Intro to the story:
Why must conversations always come so late?
Why do people always apologize to corpses?
~ David Brin
The Zumwalt Prairie is a place I’ve gone to write poetry and be inspired by the wind in the air sending history past, a place where the Nez Perce roamed, and so did my mind. I could feel the stories in the hills. Bella’s story begins here, in the mountains of Wallowa County, Oregon.
Zumwalt Prairie is a high altitude grassland, with elevations ranging form 3,500 to 5,500 feet , The simi-arid climate averages 15 to 17 inches of precipitation yearly, with the majority of the precipitation coming in the winter months in the form of snow. The history of the place is filled with stories of Chief Joseph, as well as such legendary horsemen as Tom and Bill Dorrance. Wallowa County is ranching country, home to about 7,000 people; a place where people know, respect, and love horses.
Perhaps that is why it was so surprising when a story of 120 horses, on a 500 acre ranch, were being seized by the local sheriff in a suspected neglect case. Adding to the surprise, the horses were not Quarter Horses or Mustangs, as one might expect in that area, but rather Lusitanos, a regal Portuguese breed associated with 4 thousand years of history.
The back story to Bella’s situation is unclear: law suits mingled with political undertones, blame spread among the employee/employer relationships, newspaper stories printed and retracted, breeder disputes with governing bodies, name calling and labeling, definitely a dream gone wrong. The local sheriff became involved in Feb. of 2011 when the farm, elevation 4,800 feet, was buried under 3 feet of snow, fences had fallen down, horses were having trouble getting to water, and there wasn’t an adequate hay supply for the horses to make it through winter. The horses could not be moved at the time due to the harsh weather conditions, so sheriff’s office took hay to the horses. The horses eventually were taken into custody and moved at a later date when the weather conditions allowed for safe transportation of the herd. The owner/breeder lived in the Seattle, WA, area, hundreds of miles away. From the outside looking in, the details are chaotic and hard to understand. The underlying questions: how can one breeder and her ex-husband support 120 horses, even if you they own 500 acres? And why would a breeder want 120 or more horses?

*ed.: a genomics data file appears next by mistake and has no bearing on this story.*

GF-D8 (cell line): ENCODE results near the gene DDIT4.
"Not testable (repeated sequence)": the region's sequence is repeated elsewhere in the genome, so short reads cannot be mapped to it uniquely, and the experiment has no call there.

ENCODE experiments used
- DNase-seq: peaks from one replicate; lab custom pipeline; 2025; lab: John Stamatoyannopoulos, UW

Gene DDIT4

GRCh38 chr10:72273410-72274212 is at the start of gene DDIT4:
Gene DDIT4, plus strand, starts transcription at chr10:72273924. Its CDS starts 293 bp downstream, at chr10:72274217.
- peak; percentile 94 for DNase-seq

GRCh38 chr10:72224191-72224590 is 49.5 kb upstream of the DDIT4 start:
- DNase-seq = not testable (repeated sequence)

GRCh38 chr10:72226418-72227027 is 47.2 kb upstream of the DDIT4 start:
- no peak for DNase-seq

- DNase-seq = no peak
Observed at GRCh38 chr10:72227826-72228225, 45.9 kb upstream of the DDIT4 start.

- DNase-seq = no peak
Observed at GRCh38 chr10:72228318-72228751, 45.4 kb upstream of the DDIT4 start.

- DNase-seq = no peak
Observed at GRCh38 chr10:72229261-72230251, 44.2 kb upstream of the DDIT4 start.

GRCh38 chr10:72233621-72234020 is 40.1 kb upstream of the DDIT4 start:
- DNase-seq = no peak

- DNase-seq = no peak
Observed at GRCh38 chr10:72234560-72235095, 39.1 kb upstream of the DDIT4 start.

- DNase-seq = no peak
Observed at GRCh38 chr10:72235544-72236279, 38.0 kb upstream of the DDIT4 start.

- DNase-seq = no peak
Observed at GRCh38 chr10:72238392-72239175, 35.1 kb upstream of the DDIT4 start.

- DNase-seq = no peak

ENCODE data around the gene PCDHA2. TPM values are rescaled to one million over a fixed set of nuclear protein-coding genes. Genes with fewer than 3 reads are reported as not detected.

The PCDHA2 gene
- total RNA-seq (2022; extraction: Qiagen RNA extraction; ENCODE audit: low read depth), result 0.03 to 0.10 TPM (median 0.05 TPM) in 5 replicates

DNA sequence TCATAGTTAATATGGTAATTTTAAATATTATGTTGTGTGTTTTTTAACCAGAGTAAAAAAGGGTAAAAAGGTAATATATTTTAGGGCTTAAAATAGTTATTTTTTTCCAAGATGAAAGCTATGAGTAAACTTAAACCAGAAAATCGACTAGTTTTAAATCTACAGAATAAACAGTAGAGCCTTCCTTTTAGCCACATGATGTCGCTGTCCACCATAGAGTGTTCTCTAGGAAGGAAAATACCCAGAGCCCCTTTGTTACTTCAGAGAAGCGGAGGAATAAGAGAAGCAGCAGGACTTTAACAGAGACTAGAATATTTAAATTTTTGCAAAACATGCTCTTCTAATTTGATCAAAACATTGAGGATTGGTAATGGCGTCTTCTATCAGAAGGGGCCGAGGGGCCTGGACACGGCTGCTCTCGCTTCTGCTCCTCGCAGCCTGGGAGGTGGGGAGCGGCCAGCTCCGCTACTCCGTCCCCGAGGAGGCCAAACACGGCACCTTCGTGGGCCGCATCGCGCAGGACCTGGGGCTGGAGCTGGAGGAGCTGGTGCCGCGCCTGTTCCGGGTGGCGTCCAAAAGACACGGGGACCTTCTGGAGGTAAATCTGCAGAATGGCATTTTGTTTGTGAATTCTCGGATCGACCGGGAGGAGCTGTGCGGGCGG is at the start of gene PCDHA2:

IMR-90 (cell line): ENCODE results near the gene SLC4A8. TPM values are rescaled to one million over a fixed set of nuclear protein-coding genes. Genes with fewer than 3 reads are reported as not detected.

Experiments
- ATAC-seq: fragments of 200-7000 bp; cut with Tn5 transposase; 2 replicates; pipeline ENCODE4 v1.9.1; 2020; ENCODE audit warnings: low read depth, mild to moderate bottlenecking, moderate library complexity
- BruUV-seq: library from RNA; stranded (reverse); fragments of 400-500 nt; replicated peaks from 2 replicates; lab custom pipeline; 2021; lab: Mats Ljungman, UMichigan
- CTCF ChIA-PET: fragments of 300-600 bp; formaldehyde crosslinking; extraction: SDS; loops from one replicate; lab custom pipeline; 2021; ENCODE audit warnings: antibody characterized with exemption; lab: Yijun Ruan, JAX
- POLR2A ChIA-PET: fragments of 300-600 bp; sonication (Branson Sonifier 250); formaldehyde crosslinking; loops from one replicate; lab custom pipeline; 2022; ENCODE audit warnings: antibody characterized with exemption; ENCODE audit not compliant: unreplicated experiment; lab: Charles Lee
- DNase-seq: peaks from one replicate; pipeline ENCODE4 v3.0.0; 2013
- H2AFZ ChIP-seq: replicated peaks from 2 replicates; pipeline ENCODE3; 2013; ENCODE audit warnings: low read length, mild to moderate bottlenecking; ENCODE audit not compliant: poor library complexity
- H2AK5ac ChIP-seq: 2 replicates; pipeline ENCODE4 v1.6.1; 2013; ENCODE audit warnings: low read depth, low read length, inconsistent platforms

The rest of the story can be found on my blog.
http://sagetopaz.wordpress.com/2011/12/ ... tary-2011/